Deck Flashing

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Our deck flashing page has articles/whitepapers on proper flashing for decks. Know an article that should be added here? Let us know! Fill out the contact box below and I’ll add it in.

Tech Clearinghouse: Deck Coating Balcony Door Interface

Deck Coating: Balcony Door Interface Part 1

Q1:  We are a concrete repair contractor that has been working on several deck coating failure projects in the southeast United States. Specifically, we have seen coating failures propagate from the deck coating/window wall system interface on high-rise cantilevered cast-in-place concrete balconies. We are finding that the deck coating is prematurely failing along the sealant joint at the base of the door/window wall system. The increased moisture penetration due to this failure is causing further deck coating failures and subsequent deterioration to the underlying concrete substrate. Many of these projects are less than five years old, and I am curious if this type of failure is common in the industry and, if so, what might be the cause of the failure.

A1:  Due to code-required accessibility requirements for exterior balconies on high-rise buildings, READ THE REST BY CLICKING TITLE ABOVE

Cantilevered-Joist Flashing 

Issue 260 June/July 2016

The balcony I’m repairing has cantilevered joists extending into the framing. The siding and some of the wall sheathing around the joists have decayed. I’m afraid the rot may extend into the floor blocking and perhaps beneath. I can deal with the structural repairs, but what is the best way to flash the balcony joists to prevent water leaks? All the original builder did was caulk between the siding and the joists.
—Daniel T. Browning
Essex, Conn.

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Mark Marsch has over 14 years in waterproofing consulting and support services on multiple projects.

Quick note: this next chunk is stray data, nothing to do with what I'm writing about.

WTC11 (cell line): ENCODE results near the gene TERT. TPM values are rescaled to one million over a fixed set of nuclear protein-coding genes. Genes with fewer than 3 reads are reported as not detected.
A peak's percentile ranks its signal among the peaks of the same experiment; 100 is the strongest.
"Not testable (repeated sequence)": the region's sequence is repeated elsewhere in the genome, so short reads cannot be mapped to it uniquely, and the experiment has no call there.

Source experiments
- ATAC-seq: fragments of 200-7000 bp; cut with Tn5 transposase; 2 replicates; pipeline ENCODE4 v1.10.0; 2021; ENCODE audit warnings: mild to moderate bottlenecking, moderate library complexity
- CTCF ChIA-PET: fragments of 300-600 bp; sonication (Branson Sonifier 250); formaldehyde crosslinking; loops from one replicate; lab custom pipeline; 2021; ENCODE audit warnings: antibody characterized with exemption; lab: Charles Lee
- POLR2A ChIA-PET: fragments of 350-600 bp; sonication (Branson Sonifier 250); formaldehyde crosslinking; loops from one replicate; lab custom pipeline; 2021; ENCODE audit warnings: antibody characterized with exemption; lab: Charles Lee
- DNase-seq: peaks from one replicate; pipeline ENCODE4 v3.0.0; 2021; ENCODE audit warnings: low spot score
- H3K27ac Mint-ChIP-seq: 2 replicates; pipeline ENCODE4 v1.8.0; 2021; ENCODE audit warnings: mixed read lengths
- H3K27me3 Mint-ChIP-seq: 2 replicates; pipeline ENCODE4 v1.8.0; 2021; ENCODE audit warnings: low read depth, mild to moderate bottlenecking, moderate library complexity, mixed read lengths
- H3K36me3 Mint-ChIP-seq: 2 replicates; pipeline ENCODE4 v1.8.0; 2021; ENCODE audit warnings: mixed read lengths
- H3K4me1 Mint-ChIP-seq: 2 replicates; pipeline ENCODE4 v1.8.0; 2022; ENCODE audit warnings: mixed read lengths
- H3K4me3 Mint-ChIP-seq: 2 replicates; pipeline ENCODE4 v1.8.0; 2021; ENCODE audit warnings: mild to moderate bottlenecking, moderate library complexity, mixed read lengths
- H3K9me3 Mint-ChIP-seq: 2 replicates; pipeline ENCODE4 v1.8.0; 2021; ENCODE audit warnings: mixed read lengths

Here is an excerpt from Mark’s article on flashings for Tile Decks
 1) Sheet metal
Because sheet metal is installed first, it is critical to the complete tile assembly. Setting up the proper elevations for the full tile assembly should be done prior to any metal installation. Sheet metal should be installed at all deck transitions. Since the sheet metal contractors are not familiar with the waterproofing requirements nor are they responsible for the tile elevations, it is critical that they be given direction. All of these transition details can be prefabricated prior to installation in the field. The architect will usually specify soldered corners on all prefabricated items.
The waterproofing manufacturers, since they do not sell nor do they warrant the metal, require that the installation at least follow SMACNA (California Association of Sheet Metal and Air Condition Contractors, National Association) guidelines. Merkote Products is the only manufacturer that I’m aware of that provides its customers written direction on metal details. You can find these details under Mer-krete systems. For our applications on an exterior deck, the nailing patterns are minimum 3in. on center in a staggered pattern with a minimum 4 in. overlap between metal pieces. All overlap joints must have sealant (a single component urethane is recommended) between the laps.
The metal laps should always follow the same lapping procedure as you would use with sheathing membranes on walls. Since some decks have the slope built into the framing you want to start at the lower end and lap over the lower pieces as you would do with shingles.



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